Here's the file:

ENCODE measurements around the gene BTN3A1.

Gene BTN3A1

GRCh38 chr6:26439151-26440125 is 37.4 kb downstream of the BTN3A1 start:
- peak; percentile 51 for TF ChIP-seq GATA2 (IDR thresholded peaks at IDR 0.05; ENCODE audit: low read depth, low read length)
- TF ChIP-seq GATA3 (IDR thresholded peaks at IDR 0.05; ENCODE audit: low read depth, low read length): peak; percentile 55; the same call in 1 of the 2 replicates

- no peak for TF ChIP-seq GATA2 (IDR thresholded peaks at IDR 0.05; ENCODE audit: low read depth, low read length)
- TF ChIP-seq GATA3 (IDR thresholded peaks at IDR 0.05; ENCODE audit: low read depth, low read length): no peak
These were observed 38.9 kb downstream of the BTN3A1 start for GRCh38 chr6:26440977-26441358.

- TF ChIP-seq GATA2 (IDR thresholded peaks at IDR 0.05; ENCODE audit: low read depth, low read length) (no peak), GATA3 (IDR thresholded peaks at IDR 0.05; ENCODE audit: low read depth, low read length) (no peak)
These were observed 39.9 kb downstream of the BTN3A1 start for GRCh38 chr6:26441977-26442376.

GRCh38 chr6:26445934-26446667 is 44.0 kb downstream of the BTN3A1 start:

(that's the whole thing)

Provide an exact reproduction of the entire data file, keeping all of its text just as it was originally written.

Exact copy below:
ENCODE measurements around the gene BTN3A1.

Gene BTN3A1

GRCh38 chr6:26439151-26440125 is 37.4 kb downstream of the BTN3A1 start:
- peak; percentile 51 for TF ChIP-seq GATA2 (IDR thresholded peaks at IDR 0.05; ENCODE audit: low read depth, low read length)
- TF ChIP-seq GATA3 (IDR thresholded peaks at IDR 0.05; ENCODE audit: low read depth, low read length): peak; percentile 55; the same call in 1 of the 2 replicates

- no peak for TF ChIP-seq GATA2 (IDR thresholded peaks at IDR 0.05; ENCODE audit: low read depth, low read length)
- TF ChIP-seq GATA3 (IDR thresholded peaks at IDR 0.05; ENCODE audit: low read depth, low read length): no peak
These were observed 38.9 kb downstream of the BTN3A1 start for GRCh38 chr6:26440977-26441358.

- TF ChIP-seq GATA2 (IDR thresholded peaks at IDR 0.05; ENCODE audit: low read depth, low read length) (no peak), GATA3 (IDR thresholded peaks at IDR 0.05; ENCODE audit: low read depth, low read length) (no peak)
These were observed 39.9 kb downstream of the BTN3A1 start for GRCh38 chr6:26441977-26442376.

GRCh38 chr6:26445934-26446667 is 44.0 kb downstream of the BTN3A1 start: